That is from p.332 of Specimen Days & Collect, Dover edition. Thanks to Michael Gibson for the pointer.
Here is a Slate.com feature; here is my response:
In January and February 2006, Lincoln Center presented a festival of
live music called The Passion of Osvaldo Golijov. Golijov, an
Argentinian Jew, is the first breakthrough composer of the new
millennium. His Ayre (song cycle), Passion According to St. Mark, and Aindamar (opera) make classical music passionate and popular and theatrical once
again. In particular, I am amazed that a mix of tango, klezmer music,
gospel, Cuban music, and the classics can bear so many repeated
listenings. Golijov also reflects the growing role of Latin America in
North American high and popular culture.
Property rights are evolving, and rapidly:
Vigilante militias are alleged to have taken over Rio de Janeiro
slums, ruling as feudal lords and imposing taxes, as a result of the
collapse of legal policing in these areas.
The vigilante militias are made up of off-duty police officers
and former police officers. They work to expel drug traffickers and
other criminals from favelas, known as Brazil‘s poorest and roughest neighborhoods, to set up protection rackets themselves.
According to Rio De Janeiro’s public security department, 92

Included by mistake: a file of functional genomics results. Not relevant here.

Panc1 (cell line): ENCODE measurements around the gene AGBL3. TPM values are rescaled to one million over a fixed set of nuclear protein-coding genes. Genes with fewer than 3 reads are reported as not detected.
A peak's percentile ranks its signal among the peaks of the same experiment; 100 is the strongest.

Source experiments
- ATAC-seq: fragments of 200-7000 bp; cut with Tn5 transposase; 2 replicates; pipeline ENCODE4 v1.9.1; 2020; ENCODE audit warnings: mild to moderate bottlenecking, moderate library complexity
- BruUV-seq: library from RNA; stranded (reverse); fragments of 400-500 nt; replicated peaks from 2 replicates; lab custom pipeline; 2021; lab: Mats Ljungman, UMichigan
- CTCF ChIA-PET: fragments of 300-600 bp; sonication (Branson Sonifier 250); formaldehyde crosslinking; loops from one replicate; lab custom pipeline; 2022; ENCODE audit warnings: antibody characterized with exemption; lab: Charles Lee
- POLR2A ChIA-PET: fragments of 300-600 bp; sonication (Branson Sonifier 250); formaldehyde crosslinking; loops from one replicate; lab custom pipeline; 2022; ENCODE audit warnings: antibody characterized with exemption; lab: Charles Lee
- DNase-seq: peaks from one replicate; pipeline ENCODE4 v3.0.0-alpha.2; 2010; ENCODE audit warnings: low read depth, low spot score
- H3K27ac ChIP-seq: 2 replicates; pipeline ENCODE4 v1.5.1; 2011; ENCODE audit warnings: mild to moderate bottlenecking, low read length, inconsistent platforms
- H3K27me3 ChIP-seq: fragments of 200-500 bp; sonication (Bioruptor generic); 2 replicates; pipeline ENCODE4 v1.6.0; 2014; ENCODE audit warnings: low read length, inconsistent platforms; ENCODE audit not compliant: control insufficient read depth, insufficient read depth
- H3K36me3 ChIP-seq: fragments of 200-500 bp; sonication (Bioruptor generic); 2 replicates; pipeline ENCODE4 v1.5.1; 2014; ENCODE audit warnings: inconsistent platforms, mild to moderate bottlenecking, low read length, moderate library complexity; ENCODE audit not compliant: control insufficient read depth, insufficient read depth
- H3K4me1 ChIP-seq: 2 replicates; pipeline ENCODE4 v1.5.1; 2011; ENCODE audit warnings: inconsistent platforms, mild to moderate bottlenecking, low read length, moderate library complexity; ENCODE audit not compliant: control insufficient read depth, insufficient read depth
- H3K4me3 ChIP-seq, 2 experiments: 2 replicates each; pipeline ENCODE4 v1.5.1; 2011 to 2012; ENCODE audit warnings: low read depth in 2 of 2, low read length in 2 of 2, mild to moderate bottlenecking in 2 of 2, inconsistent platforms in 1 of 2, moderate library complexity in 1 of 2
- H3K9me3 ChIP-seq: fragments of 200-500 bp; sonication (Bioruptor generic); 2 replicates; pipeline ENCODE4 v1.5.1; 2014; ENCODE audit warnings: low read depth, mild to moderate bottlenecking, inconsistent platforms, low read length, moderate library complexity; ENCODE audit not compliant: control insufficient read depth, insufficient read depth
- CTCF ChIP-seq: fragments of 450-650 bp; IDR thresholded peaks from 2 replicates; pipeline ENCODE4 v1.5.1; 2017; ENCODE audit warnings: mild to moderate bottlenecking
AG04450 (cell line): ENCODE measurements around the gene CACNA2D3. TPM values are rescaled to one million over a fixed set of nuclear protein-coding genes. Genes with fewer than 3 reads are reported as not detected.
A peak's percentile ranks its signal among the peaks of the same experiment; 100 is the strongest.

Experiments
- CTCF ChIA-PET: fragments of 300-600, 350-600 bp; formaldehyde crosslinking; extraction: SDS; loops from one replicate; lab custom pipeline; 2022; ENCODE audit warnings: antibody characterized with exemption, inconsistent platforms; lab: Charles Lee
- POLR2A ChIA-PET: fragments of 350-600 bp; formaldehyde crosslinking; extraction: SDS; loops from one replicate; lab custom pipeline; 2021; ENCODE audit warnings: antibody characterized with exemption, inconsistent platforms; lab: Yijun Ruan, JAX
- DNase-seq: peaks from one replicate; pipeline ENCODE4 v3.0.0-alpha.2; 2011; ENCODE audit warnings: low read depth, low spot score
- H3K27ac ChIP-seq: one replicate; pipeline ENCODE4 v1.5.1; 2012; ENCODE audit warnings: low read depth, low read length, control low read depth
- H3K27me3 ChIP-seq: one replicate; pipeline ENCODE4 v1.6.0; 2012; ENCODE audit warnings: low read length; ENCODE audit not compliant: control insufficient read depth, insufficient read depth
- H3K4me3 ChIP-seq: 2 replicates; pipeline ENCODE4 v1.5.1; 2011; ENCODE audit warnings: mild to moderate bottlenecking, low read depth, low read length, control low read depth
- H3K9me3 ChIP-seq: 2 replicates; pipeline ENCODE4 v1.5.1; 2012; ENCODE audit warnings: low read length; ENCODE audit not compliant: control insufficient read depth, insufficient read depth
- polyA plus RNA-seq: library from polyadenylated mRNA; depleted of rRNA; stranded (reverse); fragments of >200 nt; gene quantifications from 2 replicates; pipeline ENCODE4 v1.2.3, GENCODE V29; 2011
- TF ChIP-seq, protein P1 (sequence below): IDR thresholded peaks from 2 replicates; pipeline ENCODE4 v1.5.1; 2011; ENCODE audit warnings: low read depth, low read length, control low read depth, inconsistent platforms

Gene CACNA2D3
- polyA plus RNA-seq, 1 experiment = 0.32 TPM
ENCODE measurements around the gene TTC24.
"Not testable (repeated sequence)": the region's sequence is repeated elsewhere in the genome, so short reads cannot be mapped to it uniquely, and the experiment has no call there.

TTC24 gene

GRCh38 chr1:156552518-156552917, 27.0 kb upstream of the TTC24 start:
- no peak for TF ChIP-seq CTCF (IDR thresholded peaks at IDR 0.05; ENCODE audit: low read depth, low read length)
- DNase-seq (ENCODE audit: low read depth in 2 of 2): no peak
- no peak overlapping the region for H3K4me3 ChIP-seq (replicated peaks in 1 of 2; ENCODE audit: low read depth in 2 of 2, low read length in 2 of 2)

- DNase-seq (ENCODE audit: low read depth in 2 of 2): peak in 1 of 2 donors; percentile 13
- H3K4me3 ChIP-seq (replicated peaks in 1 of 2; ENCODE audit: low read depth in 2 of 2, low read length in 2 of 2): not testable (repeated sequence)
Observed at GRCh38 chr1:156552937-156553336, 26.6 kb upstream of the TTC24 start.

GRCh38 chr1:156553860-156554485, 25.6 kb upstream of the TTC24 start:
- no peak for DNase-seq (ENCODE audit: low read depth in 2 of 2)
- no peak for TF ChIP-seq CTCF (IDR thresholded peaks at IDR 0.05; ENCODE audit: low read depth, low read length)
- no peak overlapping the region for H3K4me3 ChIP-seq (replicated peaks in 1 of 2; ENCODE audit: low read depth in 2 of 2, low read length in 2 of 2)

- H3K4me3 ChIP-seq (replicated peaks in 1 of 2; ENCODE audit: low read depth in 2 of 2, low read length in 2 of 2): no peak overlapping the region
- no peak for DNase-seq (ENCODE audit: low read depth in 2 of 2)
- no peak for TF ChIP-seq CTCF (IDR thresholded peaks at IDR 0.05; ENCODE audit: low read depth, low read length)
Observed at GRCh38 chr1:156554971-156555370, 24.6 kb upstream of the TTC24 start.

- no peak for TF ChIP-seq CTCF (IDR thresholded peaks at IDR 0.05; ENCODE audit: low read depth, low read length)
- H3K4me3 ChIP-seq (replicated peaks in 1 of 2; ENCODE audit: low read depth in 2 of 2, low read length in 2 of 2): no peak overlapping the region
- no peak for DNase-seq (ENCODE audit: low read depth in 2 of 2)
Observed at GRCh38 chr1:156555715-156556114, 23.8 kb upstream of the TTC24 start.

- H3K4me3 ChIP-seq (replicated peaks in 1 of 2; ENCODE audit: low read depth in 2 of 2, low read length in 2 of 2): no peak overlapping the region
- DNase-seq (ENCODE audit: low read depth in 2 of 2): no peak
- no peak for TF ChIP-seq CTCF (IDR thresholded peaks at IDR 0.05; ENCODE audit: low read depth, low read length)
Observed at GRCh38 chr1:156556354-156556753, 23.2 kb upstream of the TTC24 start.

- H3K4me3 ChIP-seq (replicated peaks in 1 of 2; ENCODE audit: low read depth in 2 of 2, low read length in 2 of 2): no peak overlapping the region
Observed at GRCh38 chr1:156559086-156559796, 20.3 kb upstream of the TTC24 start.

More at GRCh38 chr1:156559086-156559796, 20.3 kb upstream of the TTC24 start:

favelas are now controlled by militias, up from 42 in April 2005. They
take over a new neighborhood at an average of 12 days.
Sociologist Ignacio Cano, who works for the Rio de Janeiro
State University, said that the root of the phenomenon is a quest by
corrupt police officers for more money, against the backdrop of falling
drug profits and a drop in bribery.
These officers have decided to take direct control of the
areas and seek other ways to extract cash from Rio’s poorest, he said.
Militias then demand protection money from the neighborhood
they have captured: taxing residents five to seven U.S. dollars per
head for living in the area; demanding two dollars for each tank of
natural gas, the most common source of heat for cooking; and charging
local taxis for entering the area.
Two questions: first, which groups are the most efficient "bandit-controllers" of the favelas? Should it be someone who will continue to live there, or someone who owns land there (informally perhaps), or someone altogether different?